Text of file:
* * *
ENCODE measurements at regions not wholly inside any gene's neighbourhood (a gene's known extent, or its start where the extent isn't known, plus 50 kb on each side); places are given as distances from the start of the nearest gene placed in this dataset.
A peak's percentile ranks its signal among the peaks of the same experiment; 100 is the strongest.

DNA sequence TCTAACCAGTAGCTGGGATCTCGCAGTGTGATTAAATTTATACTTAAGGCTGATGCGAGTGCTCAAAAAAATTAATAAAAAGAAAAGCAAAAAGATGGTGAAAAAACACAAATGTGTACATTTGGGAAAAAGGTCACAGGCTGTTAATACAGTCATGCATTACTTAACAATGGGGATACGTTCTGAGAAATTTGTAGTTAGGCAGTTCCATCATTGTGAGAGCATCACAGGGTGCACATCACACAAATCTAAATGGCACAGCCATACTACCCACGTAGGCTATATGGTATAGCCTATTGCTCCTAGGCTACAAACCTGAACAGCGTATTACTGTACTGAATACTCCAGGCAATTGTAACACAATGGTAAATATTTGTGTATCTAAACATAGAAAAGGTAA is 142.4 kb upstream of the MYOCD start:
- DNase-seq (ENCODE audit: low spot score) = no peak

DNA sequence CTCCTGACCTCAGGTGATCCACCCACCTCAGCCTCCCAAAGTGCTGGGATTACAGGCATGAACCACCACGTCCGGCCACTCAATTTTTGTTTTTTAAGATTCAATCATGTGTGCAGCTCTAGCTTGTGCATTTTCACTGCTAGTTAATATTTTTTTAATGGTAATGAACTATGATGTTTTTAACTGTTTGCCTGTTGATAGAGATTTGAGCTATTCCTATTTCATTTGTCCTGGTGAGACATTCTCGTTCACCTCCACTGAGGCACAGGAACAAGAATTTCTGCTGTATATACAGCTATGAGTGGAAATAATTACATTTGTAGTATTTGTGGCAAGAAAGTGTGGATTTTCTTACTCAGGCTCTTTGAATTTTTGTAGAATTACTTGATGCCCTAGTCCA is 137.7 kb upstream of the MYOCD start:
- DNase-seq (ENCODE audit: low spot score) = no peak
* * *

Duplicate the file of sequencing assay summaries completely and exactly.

ENCODE measurements at regions not wholly inside any gene's neighbourhood (a gene's known extent, or its start where the extent isn't known, plus 50 kb on each side); places are given as distances from the start of the nearest gene placed in this dataset.
A peak's percentile ranks its signal among the peaks of the same experiment; 100 is the strongest.

DNA sequence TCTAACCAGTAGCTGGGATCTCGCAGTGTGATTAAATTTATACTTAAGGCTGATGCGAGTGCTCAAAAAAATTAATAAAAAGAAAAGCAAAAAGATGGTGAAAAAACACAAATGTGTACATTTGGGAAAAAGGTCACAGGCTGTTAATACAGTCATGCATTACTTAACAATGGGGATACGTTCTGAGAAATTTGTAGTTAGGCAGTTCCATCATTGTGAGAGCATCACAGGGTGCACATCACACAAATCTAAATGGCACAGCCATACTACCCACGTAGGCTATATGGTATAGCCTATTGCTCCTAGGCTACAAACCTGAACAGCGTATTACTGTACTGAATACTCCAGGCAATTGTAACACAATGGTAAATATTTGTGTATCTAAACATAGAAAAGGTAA is 142.4 kb upstream of the MYOCD start:
- DNase-seq (ENCODE audit: low spot score) = no peak

DNA sequence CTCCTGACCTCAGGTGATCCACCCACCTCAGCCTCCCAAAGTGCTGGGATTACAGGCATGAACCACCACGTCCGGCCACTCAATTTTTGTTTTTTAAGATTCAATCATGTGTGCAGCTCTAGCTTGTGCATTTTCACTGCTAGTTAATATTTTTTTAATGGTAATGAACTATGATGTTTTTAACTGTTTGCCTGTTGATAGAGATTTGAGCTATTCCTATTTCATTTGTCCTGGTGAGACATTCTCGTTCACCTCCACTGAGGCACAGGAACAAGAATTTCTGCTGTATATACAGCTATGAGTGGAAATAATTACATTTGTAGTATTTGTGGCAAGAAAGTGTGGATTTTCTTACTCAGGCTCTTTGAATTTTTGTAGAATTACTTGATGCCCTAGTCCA is 137.7 kb upstream of the MYOCD start:
- DNase-seq (ENCODE audit: low spot score) = no peak